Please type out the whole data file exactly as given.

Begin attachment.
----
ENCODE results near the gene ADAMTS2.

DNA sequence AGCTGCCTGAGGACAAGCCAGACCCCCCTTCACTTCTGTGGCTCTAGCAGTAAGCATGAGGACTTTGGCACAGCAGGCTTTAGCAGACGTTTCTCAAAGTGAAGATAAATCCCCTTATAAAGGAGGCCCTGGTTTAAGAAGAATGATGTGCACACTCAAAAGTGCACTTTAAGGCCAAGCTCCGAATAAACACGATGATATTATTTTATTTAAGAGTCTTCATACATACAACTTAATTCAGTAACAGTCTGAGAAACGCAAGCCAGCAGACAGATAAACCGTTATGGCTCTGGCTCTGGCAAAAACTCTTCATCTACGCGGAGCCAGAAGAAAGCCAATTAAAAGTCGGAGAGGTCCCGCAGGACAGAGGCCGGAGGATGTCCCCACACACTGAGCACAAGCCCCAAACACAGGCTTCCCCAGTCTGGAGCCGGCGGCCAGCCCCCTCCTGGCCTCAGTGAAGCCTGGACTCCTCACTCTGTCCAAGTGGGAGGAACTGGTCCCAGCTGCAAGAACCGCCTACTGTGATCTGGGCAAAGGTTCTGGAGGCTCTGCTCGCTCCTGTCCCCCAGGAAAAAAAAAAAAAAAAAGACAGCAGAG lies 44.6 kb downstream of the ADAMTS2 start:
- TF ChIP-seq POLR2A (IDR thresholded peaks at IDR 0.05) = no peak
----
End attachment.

ENCODE results near the gene ADAMTS2.

DNA sequence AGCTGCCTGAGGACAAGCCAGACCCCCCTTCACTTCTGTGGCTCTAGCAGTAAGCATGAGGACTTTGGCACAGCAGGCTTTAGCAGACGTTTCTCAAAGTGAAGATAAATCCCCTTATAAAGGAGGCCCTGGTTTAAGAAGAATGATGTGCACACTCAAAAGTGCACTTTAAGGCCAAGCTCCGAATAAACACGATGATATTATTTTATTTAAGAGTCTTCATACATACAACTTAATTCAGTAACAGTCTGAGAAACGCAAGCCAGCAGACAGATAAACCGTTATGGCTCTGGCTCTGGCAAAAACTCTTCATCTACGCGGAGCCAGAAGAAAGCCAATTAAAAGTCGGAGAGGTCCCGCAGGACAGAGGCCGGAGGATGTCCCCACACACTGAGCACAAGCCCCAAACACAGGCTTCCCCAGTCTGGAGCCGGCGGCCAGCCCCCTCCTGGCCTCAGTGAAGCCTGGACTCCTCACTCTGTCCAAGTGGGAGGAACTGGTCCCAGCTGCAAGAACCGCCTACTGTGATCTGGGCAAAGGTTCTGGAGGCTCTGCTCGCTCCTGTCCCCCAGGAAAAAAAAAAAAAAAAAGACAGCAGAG lies 44.6 kb downstream of the ADAMTS2 start:
- TF ChIP-seq POLR2A (IDR thresholded peaks at IDR 0.05) = no peak